The Holiness of God

by  Rev. D. H. Kuiper

"But as He which hath called you is holy, so be ye holy in all manner of conversation; because it is written, Be ye holy; for I am holy."  I Peter 1:15-16

 In the past several pamphlets we have heard the Scriptures speak to us on those attributes of God which are revealed by that powerful and beautiful name of God, Jehovah.  As we understood somewhat the meaning of the independence, spirituality, sovereignty, eternity, omnipresence, immutability, omniscience, and omnipotence of God, we stood amazed, did we not?  In this knowledge of God we rejoice; we will boast in nothing else than the knowledge we have of Him through Jesus Christ! 

There is another group of divine attributes sometimes called God's ethical perfections, sometimes called His communicable attributes.  In distinction from those listed above, these are the virtues which God shares with His redeemed people and works in them through the Spirit of Christ.  We have in mind God's holiness, grace, mercy, love, righteousness, wisdom and long-suffering.  Scripture not only sets forth these wonderful virtues of God, but also clearly indicates that holiness is the chief or outstanding ethical virtue that is in God.  He is the Holy One of Israel!  He is called holy, or referred to as holy, more than any other virtue. 

That holiness is the greatest of God's virtues is revealed in the opening verse of Isaiah 6.  There, Isaiah records a vision in which he sees the Lord upon a throne in His temple, surrounded by seraphim which cry out to each other, "Holy, holy, holy, is the Lord of hosts; the whole earth is filled with His glory." These angels, which cover their faces with two of their wings before the great glory of God, can only repeat themselves, when they would express His great glory;  it is almost unutterable!  And that astonishing glory of God, a glory that fills the whole earth, is His  holiness!  All kinds of gods are being preached in the church nowdays, but it is not being preached according to Scripture, and it is not being preached enough, that our God is a holy God!

That which is holy is the opposite of that which is common or profane.  We find in Scripture many things which were called holy because they were separated from common usage and dedicated to God with a special purpose.  We read of the Holy City, Jerusalem; there was the Holy Temple, with its Holy Place and Most Holy Place.  So too there were holy priests, holy Sabbaths, holy water, a holy covenant, holy angels, and the holy law.  And even the words saints, sanctify, and purify come from the root word which means holy.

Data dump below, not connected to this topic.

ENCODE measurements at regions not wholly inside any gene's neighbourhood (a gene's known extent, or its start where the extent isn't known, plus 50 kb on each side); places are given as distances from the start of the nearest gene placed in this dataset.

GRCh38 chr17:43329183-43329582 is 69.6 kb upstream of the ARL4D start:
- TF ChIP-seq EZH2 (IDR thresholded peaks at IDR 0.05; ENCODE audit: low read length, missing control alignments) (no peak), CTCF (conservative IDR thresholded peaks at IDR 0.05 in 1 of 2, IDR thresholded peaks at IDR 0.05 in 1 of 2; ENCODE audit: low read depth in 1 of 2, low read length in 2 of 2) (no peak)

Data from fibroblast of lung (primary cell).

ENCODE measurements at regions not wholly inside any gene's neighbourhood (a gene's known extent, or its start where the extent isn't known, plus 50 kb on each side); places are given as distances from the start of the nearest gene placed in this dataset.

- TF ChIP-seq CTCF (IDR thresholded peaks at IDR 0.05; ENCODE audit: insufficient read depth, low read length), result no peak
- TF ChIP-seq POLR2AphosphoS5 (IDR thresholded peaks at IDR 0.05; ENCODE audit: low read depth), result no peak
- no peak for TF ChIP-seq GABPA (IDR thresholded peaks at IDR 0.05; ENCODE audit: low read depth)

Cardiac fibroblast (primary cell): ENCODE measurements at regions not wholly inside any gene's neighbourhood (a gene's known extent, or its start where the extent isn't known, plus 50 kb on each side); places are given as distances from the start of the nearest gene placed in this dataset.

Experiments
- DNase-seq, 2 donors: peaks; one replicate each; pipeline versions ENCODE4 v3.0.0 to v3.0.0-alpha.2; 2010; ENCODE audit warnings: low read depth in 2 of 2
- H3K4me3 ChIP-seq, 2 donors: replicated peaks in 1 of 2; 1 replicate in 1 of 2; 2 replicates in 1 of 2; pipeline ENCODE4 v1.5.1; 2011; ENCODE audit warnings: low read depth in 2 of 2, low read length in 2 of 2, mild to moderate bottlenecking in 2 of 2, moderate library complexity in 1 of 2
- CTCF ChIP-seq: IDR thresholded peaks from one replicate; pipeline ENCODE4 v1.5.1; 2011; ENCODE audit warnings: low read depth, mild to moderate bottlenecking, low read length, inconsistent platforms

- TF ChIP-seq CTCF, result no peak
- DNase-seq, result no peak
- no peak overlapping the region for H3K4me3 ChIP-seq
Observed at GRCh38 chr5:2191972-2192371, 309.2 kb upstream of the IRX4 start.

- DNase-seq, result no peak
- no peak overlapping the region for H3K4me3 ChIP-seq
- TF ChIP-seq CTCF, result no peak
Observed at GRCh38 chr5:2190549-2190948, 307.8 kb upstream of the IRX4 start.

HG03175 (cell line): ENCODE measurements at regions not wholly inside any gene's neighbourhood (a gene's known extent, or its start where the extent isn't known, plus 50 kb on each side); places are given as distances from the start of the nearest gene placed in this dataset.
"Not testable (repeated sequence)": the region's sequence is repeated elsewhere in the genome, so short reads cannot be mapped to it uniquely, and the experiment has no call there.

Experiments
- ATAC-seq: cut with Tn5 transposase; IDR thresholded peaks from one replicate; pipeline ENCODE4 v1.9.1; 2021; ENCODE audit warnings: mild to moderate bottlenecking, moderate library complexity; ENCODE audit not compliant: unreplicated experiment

The word holy has the literal meaning of "to cut, to separate,"  and thus it contains the idea of apartness or separation.  Thus, two important truths are included in the idea of holiness, and we must certainly understand this today; that which is holy is separate from all that is common, ordinary, sinful and corrupt;  and that which is holy is set apart and dedicated to that which is good, namely God.  When God says, "I am holy," both these aspects stand out very clearly, for God is absolutely separate from all sin, darkness and the lie.  His eyes are too pure to behold evil, and He cannot even tempt a man with evil.  In God there is a total abhorrence and detestation of all sin.  At the same time, He is dedicated unto Himself as the highest possible good!  The thrice holy God, in all His thoughts, speech, actions, covenant activity is perfectly self-centered.  God always seeks Himself and works towards the glorification of Himself.  And when we consider God's dealings with the children of men, then also He is spotlessly holy so that He can only resist the proud and destroy the wicked.  Over  against all that is evil our God is a consuming fire;  His jealousy burns against that which is not as holy as He! 

It hardly needs saying that the Lord Jesus Christ, the eternal Son of God in our flesh, is also holy. When Gabriel announced His birth to the virgin Mary he said, "Therefore also that holy thing which shall be born of thee shall be called the Son of God," a reference to the human nature of Christ.  He shall be a holy thing, a holy man!  Later in His ministry Jesus was confronted by a man with an unclean spirit (demon) which cried out, "I know thee who thou art:  the holy one of God."  The devil knew that Jesus and he had nothing in common, that Jesus was perfectly consecrated to the cause of God and therefore must destroy all that is opposed to God and His kingdom.  Oh, the holiness that was always manifest in Jesus!  He hated sin in all its forms and He burned with zeal for His Father's house.  How that zeal consumed Him!  Hear Him cry out, "My Father worketh hereto, and I work."  And that work of Christ was not Christ-centered but always God-centered;   Jesus was perfectly holy!  

Let us see a moment that holiness for man means that precise same thing as it does for God.  As God is separate from sin and dedicated to Himself, so man must live separately from all sin and dedicate himself to God alone.  The moment man becomes in any way self-centered, he sins;  he begins to serve himself or some idol for he cannot serve God and mammon.  Man is not the highest good, God is.  Man is not the purpose of creation, God is.  Man is not even the end or goal of salvation, but the glory of God is. That needs emphasis today.  In the churches today there is a rampant religious humanism that makes